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International Emergency Response: Medical Teams Responding to the Haiti Earthquake

UChicago Master of Science in Threat and Response Management alum Chrissy B. talks about her role in responding to the 2010 Haiti earthquake. She explains that understanding the context and landscape where a disaster has occurred is essential for an effective response.

MSc in Threat & Response Management

Video Transcript | Chrissy Babcock, MScTRM Alumna, Describes Lessons from International Emergency Response to Haiti Earthquake:

In 2010, there was a very large earthquake in Haiti. Haiti was really challenging in that it didn't have a lot of infrastructure to begin with, and so when the earthquake hit, and all the buildings collapsed, the port was not accessible--the airport was not accessible. Humanitarian aid and international assistance was necessary.

I deployed as part of the University of Chicago Medical Response Team. We coordinated with Harvard and between the two institutions, built a field hospital  in Haiti. In that hospital, we provided care to thousands of patients.

You forget sometimes when you think about working globally that you don't have the luxuries that we have here--not everyone has clean water, and not everyone has food that's available. Not everybody has shelter.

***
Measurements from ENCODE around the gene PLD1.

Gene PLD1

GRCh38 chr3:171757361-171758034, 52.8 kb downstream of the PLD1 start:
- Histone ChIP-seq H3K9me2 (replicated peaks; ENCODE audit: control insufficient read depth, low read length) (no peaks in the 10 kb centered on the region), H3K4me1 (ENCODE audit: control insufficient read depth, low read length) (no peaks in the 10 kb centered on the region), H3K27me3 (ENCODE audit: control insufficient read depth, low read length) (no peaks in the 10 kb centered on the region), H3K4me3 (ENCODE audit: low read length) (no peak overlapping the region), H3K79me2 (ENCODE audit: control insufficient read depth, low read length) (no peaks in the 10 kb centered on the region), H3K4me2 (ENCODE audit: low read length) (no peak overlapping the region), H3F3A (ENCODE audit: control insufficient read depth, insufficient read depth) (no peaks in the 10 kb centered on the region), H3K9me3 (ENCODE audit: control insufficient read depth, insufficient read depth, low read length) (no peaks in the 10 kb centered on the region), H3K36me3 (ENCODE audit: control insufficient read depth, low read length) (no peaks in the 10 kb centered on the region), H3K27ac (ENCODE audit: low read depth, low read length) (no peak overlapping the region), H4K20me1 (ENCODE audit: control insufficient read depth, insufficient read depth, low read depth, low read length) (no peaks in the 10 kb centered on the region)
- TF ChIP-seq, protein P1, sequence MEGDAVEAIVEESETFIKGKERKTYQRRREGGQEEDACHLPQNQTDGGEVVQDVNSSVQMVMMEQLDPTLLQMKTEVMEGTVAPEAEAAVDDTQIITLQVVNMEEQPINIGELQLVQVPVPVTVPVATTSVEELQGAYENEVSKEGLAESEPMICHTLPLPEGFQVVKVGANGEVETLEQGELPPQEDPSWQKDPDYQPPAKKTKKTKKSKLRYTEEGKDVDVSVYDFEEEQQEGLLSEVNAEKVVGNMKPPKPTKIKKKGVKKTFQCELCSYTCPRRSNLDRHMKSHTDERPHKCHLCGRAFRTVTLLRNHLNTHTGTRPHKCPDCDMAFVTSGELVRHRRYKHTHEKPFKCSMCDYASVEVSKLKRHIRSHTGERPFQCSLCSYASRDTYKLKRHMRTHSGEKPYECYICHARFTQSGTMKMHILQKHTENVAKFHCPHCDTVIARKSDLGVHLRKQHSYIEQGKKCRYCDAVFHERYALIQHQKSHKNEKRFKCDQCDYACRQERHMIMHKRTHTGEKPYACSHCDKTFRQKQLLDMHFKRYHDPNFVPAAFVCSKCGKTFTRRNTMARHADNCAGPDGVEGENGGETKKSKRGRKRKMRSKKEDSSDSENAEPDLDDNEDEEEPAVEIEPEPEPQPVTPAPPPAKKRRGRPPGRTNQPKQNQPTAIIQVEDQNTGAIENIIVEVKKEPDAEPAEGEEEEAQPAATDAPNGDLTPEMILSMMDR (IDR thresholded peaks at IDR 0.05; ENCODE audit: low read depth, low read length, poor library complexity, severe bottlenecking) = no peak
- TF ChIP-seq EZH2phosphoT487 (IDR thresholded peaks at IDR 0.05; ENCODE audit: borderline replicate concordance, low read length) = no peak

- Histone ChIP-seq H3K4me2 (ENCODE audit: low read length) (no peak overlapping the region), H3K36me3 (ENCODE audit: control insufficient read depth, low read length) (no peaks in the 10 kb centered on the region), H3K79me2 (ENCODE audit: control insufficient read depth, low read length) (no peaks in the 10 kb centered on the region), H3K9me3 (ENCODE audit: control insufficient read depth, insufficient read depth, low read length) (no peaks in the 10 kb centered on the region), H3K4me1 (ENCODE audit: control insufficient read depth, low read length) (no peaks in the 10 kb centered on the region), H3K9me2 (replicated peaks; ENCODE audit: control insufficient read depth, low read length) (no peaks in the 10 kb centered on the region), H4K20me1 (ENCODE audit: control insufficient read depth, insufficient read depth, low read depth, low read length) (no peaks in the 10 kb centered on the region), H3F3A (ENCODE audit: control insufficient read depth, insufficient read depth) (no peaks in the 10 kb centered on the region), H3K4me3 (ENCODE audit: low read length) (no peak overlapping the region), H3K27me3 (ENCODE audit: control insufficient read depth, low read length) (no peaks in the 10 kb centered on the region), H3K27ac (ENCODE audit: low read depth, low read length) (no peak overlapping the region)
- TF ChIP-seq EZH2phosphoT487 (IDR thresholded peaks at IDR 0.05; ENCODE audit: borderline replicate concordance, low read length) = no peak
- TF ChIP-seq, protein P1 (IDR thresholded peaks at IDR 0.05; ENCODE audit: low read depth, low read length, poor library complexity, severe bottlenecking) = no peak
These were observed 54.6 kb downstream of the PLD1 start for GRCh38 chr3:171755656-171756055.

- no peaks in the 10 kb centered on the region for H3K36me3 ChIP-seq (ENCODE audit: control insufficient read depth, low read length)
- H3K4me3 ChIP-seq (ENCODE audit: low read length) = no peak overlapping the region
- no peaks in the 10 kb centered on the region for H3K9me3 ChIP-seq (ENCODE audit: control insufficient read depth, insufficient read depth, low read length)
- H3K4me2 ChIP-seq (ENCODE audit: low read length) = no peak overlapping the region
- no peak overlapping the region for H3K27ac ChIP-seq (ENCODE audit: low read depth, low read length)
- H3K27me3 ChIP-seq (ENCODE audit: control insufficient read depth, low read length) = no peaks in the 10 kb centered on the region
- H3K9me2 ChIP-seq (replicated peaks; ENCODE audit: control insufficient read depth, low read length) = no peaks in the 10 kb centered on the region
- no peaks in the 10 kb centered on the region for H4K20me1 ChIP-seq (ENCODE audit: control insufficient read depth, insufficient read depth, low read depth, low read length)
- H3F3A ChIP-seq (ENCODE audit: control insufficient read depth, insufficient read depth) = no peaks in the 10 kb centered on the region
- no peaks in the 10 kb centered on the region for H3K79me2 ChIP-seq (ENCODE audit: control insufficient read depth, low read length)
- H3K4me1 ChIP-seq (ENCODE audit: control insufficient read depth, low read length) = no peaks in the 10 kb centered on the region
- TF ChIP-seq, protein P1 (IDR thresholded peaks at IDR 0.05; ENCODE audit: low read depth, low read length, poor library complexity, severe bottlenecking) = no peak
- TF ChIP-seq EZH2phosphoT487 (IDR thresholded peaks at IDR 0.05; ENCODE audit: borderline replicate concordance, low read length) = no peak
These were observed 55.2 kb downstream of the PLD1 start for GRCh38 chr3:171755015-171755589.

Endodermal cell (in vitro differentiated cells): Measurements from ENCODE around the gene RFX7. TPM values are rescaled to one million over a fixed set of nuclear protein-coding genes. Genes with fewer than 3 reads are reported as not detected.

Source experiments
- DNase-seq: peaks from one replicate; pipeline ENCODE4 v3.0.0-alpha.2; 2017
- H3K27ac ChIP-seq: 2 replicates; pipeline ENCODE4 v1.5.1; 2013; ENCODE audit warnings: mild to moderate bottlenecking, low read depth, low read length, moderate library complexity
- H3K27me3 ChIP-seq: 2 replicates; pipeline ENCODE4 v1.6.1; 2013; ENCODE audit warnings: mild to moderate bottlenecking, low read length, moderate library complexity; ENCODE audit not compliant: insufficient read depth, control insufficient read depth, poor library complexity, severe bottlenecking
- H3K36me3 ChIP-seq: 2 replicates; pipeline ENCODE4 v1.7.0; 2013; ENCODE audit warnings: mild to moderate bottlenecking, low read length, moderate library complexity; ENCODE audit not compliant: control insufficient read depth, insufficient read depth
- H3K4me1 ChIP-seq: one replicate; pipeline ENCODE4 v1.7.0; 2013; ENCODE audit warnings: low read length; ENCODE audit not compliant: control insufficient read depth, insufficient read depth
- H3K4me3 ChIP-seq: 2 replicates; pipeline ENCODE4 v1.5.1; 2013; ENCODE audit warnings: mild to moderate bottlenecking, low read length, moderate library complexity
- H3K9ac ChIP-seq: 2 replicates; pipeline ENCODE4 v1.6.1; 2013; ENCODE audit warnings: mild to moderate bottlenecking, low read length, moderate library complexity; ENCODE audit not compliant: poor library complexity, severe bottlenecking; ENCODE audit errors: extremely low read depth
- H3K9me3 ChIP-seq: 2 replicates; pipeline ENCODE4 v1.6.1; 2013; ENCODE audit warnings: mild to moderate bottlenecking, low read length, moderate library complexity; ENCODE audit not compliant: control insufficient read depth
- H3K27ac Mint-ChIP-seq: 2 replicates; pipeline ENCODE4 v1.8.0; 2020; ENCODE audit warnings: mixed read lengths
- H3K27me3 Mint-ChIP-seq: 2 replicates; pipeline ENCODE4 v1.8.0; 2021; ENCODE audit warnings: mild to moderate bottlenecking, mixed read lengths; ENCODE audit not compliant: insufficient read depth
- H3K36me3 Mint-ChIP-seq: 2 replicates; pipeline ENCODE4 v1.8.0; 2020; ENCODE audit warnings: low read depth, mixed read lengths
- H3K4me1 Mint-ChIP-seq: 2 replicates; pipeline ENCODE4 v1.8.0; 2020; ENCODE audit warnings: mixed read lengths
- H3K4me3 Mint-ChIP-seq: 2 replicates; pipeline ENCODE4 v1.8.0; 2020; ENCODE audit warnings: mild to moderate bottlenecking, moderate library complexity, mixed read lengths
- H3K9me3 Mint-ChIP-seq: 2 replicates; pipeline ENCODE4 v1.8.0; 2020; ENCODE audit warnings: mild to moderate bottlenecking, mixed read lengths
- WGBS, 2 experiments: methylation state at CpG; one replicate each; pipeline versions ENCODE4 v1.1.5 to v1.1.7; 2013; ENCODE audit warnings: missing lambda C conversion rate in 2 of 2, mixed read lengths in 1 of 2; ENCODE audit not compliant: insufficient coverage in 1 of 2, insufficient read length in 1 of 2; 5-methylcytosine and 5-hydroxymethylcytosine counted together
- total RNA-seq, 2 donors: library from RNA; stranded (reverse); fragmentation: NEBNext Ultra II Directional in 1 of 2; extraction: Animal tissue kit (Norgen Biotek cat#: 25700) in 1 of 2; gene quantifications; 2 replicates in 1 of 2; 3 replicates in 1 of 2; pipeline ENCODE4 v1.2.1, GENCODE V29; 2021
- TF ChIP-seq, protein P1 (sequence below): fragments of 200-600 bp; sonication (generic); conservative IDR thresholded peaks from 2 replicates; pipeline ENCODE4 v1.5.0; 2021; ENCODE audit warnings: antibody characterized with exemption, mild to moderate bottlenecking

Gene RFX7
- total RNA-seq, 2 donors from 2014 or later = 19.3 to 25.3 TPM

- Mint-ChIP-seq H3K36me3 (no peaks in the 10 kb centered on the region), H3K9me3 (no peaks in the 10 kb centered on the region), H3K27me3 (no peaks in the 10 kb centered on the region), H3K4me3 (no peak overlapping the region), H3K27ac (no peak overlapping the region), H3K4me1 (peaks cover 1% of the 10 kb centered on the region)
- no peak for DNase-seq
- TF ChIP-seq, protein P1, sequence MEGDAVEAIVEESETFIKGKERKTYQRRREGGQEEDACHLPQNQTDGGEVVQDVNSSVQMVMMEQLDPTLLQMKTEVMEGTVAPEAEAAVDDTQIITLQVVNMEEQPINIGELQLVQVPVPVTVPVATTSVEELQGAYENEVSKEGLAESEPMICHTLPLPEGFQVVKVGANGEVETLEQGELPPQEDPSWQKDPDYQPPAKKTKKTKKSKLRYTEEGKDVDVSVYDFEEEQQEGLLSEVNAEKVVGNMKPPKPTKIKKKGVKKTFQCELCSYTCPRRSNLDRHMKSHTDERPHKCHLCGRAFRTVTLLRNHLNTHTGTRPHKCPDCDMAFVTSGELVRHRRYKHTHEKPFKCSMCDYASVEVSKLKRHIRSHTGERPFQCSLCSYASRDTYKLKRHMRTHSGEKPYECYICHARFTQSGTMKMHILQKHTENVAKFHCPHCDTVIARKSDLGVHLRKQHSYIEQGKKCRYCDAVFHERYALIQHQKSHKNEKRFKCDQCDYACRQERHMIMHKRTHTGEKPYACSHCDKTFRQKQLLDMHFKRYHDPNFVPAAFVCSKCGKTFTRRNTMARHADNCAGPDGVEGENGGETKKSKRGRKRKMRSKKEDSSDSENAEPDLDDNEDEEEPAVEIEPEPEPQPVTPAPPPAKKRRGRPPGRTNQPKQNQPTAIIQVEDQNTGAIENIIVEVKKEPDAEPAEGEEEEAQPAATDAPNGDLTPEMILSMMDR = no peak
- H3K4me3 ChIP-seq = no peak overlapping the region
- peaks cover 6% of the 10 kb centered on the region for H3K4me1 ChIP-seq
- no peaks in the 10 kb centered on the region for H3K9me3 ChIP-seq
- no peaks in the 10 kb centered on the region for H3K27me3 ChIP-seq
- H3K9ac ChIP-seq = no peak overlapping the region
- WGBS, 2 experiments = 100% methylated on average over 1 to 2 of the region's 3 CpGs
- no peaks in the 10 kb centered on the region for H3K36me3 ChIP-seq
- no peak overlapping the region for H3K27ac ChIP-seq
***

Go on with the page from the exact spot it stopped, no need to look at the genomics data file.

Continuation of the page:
So, local response was really local people that were carrying their friends and family members away from the rubble into whatever healthcare capacity they could find.

Learning to collaborate and communicate with other agencies is the key. If you're working in your own silo, you will never accomplish anything, and you want to be very careful whenever you're working globally to not build a parallel system to something that already exists in the country.

You can also make sure you never take resources away from the patients and people that need them most.

Make sure you establish a local partner that can help you get buy-in from the community you're working in can help you understand the nuances with the different cultural differences as well as
have local people employed by your project because it will help make it sustainable. 

I learned a lot in this program about domestic response as the basis of disaster response and that's really helped me in my work globally because it teaches you some of the fundamentals that are important to understand if you are interested in accute disaster, disaster response, especially globally.